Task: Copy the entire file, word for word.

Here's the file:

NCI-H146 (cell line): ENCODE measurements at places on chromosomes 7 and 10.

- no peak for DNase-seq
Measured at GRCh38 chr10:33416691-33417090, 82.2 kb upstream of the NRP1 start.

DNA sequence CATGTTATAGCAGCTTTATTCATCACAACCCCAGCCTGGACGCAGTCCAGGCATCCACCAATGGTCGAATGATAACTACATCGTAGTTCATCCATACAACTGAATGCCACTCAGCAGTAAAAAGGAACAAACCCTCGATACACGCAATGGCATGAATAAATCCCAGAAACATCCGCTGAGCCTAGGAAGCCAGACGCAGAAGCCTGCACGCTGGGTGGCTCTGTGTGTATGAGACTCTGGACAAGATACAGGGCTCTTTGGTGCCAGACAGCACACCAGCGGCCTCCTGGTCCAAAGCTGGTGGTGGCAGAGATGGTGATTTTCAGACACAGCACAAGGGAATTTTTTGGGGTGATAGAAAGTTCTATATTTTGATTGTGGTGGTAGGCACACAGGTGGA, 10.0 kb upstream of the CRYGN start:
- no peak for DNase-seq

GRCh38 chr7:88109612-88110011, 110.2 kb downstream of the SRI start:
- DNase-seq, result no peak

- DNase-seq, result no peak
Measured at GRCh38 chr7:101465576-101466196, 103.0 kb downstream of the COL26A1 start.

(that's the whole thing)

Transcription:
NCI-H146 (cell line): ENCODE measurements at places on chromosomes 7 and 10.

- no peak for DNase-seq
Measured at GRCh38 chr10:33416691-33417090, 82.2 kb upstream of the NRP1 start.

DNA sequence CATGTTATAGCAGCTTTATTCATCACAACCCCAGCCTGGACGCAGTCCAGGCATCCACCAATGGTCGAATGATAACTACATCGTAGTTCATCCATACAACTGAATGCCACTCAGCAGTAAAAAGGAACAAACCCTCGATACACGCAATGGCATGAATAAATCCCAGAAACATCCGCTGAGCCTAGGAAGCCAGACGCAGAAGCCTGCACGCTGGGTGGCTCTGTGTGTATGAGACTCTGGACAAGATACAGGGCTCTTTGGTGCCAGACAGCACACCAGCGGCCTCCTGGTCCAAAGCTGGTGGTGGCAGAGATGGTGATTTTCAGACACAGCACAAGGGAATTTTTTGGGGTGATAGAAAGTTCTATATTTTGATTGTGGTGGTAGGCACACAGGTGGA, 10.0 kb upstream of the CRYGN start:
- no peak for DNase-seq

GRCh38 chr7:88109612-88110011, 110.2 kb downstream of the SRI start:
- DNase-seq, result no peak

- DNase-seq, result no peak
Measured at GRCh38 chr7:101465576-101466196, 103.0 kb downstream of the COL26A1 start.